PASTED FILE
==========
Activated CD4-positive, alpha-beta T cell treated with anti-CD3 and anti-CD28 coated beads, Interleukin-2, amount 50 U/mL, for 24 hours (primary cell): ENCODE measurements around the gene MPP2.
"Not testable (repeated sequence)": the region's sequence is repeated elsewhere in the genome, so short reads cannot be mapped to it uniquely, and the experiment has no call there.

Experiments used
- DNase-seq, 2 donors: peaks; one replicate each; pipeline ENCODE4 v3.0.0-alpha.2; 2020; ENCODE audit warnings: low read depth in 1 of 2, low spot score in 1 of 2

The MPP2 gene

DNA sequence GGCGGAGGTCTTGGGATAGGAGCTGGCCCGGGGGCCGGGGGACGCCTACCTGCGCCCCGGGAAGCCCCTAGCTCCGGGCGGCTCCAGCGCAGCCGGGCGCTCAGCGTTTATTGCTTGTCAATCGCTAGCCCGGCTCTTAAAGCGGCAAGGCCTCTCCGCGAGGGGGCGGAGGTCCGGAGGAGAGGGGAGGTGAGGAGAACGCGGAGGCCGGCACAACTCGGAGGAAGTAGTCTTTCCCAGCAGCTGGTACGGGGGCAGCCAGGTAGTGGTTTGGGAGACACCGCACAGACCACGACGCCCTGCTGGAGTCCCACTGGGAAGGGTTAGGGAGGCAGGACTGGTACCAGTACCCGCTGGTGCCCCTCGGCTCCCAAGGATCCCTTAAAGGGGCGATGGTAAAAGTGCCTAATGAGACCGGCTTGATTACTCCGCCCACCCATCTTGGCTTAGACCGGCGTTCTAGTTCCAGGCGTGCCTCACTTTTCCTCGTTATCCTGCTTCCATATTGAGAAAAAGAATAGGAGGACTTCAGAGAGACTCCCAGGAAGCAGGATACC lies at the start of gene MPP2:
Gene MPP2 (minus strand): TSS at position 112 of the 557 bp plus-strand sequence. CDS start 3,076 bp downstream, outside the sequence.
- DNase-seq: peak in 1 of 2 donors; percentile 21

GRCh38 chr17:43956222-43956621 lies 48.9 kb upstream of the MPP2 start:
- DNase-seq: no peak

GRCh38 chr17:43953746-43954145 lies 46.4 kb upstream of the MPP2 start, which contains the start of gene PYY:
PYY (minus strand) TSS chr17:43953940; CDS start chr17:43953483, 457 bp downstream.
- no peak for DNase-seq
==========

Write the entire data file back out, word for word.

Activated CD4-positive, alpha-beta T cell treated with anti-CD3 and anti-CD28 coated beads, Interleukin-2, amount 50 U/mL, for 24 hours (primary cell): ENCODE measurements around the gene MPP2.
"Not testable (repeated sequence)": the region's sequence is repeated elsewhere in the genome, so short reads cannot be mapped to it uniquely, and the experiment has no call there.

Experiments used
- DNase-seq, 2 donors: peaks; one replicate each; pipeline ENCODE4 v3.0.0-alpha.2; 2020; ENCODE audit warnings: low read depth in 1 of 2, low spot score in 1 of 2

The MPP2 gene

DNA sequence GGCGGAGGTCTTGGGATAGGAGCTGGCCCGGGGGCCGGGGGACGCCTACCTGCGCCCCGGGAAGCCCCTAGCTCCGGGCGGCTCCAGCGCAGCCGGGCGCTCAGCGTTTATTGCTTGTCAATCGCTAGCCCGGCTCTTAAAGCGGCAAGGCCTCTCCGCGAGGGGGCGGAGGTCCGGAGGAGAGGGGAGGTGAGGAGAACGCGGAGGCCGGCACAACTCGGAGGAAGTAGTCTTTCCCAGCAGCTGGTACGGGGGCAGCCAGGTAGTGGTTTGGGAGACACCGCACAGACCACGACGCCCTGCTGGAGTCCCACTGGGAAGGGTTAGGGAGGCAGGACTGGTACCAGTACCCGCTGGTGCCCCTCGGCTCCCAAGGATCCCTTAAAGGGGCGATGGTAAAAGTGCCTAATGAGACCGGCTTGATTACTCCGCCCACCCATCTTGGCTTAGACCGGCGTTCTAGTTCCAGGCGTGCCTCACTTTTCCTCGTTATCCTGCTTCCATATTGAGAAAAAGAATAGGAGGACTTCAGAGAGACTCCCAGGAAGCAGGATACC lies at the start of gene MPP2:
Gene MPP2 (minus strand): TSS at position 112 of the 557 bp plus-strand sequence. CDS start 3,076 bp downstream, outside the sequence.
- DNase-seq: peak in 1 of 2 donors; percentile 21

GRCh38 chr17:43956222-43956621 lies 48.9 kb upstream of the MPP2 start:
- DNase-seq: no peak

GRCh38 chr17:43953746-43954145 lies 46.4 kb upstream of the MPP2 start, which contains the start of gene PYY:
PYY (minus strand) TSS chr17:43953940; CDS start chr17:43953483, 457 bp downstream.
- no peak for DNase-seq